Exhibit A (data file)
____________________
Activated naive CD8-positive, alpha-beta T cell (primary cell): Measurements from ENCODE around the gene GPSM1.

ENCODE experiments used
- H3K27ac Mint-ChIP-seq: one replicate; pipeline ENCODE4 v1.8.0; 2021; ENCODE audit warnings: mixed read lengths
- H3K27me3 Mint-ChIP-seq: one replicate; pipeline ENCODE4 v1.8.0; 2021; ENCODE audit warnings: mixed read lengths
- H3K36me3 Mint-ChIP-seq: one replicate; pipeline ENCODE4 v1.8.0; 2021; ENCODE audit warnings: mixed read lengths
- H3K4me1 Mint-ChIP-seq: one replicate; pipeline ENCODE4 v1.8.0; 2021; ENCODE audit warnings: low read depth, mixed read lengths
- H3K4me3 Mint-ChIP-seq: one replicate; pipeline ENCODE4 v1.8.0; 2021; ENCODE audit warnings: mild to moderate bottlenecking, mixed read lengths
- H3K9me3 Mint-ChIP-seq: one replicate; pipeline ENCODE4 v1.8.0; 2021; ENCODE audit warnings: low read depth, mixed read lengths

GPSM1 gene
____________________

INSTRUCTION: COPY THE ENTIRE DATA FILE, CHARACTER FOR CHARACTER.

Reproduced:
Activated naive CD8-positive, alpha-beta T cell (primary cell): Measurements from ENCODE around the gene GPSM1.

ENCODE experiments used
- H3K27ac Mint-ChIP-seq: one replicate; pipeline ENCODE4 v1.8.0; 2021; ENCODE audit warnings: mixed read lengths
- H3K27me3 Mint-ChIP-seq: one replicate; pipeline ENCODE4 v1.8.0; 2021; ENCODE audit warnings: mixed read lengths
- H3K36me3 Mint-ChIP-seq: one replicate; pipeline ENCODE4 v1.8.0; 2021; ENCODE audit warnings: mixed read lengths
- H3K4me1 Mint-ChIP-seq: one replicate; pipeline ENCODE4 v1.8.0; 2021; ENCODE audit warnings: low read depth, mixed read lengths
- H3K4me3 Mint-ChIP-seq: one replicate; pipeline ENCODE4 v1.8.0; 2021; ENCODE audit warnings: mild to moderate bottlenecking, mixed read lengths
- H3K9me3 Mint-ChIP-seq: one replicate; pipeline ENCODE4 v1.8.0; 2021; ENCODE audit warnings: low read depth, mixed read lengths

GPSM1 gene